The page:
May 03, 2011

Risk-weighting is more than a game, it needs a purpose too.

Sir, Patrick Jenkins reports that Lord Turner, chairman of the Financial Services Authority told the Financial Times. “We have spent a lot of time over the past two years devising a standardized definition as the numerator in capital ratios. It would be sensible now to look in more detail at the denominator and examine [the risk-weights], “Drive for global standard on bank’s lending risks” May 3.

Jenkins also writes “Inaccurate calculations of risk-weighting can have a highly disruptive effect on capital ratios, potentially making a nonsense of a global minimum capital ratio.”

The above addresses one of the issues I criticize in the bank regulations coming out of the Basel Committee and that you know I have been for many years now writing to the Financial Times about, but that you also for whatever reason had decided to ignore.

What it does not address though is the problem that even if the risk-weights are perfect, and universally applied, that could just as well bring down the world because the banks would anyhow not be taking the risks we need them to take, if for instance we are going to find jobs for the new generations. And that is what Patrick Jenkins has not yet understood even if he writes “It’s about making regulations worthwhile”, “Time to work out the real odds in the weighting game”, May 3.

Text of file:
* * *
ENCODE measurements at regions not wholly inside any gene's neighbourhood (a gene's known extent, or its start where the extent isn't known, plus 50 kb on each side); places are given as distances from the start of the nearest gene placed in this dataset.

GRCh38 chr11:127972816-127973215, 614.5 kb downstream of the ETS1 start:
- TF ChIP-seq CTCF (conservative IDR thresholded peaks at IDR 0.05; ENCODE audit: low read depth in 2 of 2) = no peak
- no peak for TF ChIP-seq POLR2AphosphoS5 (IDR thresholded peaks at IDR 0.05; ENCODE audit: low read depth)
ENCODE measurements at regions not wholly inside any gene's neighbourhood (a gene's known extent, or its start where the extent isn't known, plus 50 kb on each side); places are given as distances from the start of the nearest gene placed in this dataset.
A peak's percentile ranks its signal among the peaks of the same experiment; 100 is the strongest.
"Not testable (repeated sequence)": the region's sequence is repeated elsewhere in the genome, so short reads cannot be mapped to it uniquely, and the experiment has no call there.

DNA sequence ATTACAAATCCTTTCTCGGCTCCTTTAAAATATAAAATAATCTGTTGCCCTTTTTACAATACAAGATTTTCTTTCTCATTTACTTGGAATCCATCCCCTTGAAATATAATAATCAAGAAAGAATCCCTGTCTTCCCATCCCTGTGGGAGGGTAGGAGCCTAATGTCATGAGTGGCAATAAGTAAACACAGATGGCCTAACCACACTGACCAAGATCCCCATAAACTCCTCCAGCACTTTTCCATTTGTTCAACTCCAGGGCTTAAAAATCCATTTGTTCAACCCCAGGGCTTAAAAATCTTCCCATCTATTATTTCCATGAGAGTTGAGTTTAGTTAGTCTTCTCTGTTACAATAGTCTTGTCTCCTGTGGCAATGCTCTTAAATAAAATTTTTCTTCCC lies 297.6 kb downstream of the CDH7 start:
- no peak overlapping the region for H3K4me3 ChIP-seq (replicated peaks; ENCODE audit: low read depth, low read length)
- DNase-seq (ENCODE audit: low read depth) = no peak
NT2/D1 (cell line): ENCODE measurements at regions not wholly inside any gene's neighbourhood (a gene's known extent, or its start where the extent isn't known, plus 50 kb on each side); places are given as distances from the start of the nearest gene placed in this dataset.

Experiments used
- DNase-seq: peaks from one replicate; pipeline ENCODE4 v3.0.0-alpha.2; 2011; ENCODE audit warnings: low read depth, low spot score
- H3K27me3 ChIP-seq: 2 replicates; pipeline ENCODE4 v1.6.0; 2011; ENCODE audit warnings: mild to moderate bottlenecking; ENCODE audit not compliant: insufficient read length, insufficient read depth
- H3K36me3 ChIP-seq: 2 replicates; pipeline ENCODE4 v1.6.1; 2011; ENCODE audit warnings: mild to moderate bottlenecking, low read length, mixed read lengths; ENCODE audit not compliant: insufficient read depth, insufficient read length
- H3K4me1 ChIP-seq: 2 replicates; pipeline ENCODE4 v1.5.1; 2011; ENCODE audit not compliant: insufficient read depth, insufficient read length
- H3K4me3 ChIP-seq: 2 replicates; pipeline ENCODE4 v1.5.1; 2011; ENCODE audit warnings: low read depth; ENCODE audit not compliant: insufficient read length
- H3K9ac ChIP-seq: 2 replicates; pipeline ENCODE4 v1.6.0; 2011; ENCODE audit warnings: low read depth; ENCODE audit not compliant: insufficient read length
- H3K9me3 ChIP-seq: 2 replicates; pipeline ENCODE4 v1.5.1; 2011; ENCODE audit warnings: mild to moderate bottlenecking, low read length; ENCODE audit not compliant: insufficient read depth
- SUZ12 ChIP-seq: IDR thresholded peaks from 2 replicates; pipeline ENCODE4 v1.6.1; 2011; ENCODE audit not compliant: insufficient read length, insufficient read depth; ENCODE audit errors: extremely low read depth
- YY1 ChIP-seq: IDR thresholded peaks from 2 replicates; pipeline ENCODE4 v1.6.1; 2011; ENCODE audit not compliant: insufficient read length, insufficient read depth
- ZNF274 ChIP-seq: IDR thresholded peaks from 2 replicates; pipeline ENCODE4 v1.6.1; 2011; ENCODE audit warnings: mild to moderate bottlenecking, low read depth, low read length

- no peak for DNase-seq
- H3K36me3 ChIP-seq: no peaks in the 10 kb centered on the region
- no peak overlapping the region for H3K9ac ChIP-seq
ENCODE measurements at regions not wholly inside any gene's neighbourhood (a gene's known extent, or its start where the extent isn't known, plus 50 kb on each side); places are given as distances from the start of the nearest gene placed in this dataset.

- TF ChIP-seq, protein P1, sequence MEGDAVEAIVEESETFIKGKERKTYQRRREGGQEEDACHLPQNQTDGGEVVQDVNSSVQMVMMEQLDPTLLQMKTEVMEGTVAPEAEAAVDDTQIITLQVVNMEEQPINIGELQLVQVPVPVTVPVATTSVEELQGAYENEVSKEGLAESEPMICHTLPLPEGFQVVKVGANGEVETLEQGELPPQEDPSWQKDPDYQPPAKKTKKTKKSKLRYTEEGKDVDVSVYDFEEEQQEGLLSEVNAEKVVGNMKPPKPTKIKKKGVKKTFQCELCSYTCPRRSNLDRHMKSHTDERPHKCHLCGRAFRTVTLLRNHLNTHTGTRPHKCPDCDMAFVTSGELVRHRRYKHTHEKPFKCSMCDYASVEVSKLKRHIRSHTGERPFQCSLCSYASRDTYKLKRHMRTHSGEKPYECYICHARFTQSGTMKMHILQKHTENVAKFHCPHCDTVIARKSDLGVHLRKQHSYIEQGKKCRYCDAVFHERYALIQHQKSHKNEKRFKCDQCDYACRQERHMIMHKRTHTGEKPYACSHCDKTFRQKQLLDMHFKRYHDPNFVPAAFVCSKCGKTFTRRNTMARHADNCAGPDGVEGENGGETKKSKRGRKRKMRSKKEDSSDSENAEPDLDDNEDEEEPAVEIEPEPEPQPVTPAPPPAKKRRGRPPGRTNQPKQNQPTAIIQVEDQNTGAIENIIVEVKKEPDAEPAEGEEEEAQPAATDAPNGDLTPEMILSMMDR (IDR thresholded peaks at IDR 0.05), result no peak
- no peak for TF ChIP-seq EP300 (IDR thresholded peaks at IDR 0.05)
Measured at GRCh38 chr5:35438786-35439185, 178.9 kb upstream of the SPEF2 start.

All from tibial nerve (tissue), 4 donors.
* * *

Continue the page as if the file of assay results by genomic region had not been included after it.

I explained that in person to Lord Turner, about a year ago, when I told him he was behaving like a handicap officer on a race track who took off the weights from the best running horses and placed these on the debutants and the slow horses, without telling the bettors and the bookies, and still hoped for a great race.

I also reminded Lord Turner of that there has never ever been a major or systemic bank crisis that has resulted from the banks being involved with what ex-ante was perceived as risky; they have, except for those where illegal behavior was present, all resulted from lending and investing in what ex-ante was considered as not risky.

PS. Sir, I guess you do not have it in you to acknowledge the fact of my relentless lobbying on these issues. Oh had I just been one member of your social network!